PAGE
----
From The Publisher: “There are problems, cases, too strange for US law enforcement to solve. Pitor Wyrd is the one who solves them–for a fee, of course. An unaging, invincible detective with a penchant for the strange, Wyrd is the one the government calls when things go very badly and very strange. This issue: Crimea. A failed attempt at recreating a certain US supersoldier. A monster roaming the countryside. A trail of bodies.”
It’s really not clear whether Wyrd is pronounced weird or wired. But both are applicable. Pitor Wyrd is a cross between Constantine and Fox Mulder. He handles cases that are not… normal. But he’s more of a mercenary than a superhero. And he heals insanely fast. Useful when you take a kick to the ribs from a very large hulk of a man.
In a style that harkens to the recent James Bond series, this is a book where the art is low in detail and the story is light on dialog. The reader is expected to fill in the spaces with their own imagination. And, like 007 before it, this style works exceedingly well in telling a story like Wyrd. The writer, Curt Pires, is known for rich stories such as The Fiction, Pop, and Shutter. This native Calgarian knows how to write.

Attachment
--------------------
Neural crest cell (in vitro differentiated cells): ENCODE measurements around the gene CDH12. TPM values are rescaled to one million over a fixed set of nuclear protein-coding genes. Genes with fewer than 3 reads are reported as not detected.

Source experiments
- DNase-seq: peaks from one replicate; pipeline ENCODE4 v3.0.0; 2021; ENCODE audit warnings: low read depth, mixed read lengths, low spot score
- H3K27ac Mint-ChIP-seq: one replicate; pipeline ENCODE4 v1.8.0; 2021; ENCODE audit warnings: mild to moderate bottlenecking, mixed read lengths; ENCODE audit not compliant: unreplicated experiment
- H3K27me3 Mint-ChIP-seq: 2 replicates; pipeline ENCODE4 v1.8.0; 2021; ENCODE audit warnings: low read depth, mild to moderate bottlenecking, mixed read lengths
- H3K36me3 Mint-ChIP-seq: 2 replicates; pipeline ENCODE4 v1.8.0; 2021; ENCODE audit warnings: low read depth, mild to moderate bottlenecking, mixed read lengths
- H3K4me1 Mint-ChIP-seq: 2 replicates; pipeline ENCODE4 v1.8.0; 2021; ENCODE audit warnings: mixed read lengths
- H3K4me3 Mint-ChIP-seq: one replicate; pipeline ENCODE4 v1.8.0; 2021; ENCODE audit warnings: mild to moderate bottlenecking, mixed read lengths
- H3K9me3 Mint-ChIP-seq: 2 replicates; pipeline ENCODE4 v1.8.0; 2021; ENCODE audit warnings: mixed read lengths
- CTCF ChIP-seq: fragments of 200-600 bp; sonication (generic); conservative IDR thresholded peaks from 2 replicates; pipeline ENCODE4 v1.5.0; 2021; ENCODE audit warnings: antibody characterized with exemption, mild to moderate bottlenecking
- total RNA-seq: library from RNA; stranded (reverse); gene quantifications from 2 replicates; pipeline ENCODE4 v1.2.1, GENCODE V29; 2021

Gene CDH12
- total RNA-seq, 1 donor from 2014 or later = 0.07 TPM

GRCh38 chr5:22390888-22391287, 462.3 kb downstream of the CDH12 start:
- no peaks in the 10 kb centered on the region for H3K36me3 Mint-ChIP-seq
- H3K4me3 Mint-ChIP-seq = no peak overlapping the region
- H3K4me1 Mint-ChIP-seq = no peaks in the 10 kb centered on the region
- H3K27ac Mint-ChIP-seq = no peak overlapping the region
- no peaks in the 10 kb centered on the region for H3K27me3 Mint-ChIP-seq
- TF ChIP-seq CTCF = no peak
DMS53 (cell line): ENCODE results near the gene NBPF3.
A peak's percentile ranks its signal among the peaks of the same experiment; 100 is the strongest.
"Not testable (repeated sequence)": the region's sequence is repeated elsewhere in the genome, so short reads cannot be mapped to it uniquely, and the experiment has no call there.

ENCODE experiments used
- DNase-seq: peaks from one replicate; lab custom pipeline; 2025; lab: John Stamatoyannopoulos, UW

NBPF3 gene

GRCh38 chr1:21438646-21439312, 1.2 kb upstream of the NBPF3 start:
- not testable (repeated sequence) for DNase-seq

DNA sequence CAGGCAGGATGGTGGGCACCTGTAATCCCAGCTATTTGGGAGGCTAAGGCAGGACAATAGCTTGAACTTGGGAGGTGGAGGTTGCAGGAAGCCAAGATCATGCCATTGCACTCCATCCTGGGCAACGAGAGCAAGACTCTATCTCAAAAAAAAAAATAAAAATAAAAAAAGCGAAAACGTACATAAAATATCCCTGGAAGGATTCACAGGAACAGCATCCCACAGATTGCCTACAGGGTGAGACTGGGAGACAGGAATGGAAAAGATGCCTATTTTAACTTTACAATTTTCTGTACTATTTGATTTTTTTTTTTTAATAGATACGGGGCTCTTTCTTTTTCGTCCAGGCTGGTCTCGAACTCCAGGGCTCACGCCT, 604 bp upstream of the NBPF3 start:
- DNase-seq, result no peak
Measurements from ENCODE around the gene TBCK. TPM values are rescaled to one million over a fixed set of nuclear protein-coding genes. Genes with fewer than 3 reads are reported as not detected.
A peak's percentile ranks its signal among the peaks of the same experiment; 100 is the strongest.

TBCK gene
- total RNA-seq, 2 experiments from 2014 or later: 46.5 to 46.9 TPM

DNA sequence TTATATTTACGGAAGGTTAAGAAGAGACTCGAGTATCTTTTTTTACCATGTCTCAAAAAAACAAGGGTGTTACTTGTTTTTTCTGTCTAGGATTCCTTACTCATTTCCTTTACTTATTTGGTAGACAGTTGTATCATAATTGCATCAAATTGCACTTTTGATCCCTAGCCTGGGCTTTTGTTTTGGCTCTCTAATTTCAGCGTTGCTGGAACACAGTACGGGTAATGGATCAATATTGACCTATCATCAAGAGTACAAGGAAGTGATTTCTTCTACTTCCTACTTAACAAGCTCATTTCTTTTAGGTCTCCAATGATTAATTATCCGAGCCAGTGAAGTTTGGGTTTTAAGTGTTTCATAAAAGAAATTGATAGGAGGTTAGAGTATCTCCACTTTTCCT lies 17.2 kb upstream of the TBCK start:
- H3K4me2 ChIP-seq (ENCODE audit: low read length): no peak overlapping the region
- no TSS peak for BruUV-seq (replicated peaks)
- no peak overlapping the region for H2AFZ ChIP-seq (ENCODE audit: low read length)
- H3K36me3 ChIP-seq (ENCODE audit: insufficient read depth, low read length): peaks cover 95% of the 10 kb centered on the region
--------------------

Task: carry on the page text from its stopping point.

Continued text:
I need to explain my “low in detail” comment: the art is a style that gives the reader some white space to fill in what should be there. Too many books nowadays think they have to fill every section of every frame with content. While that works for some stories out there – it doesn’t work for all of them. Antonio Fuso walks the fine line between overly simplistic and avant-guard to the point where it’s a comfortable read.
It’s hard to pigeon-hole this book so early in its run. But it’s clear that anyone who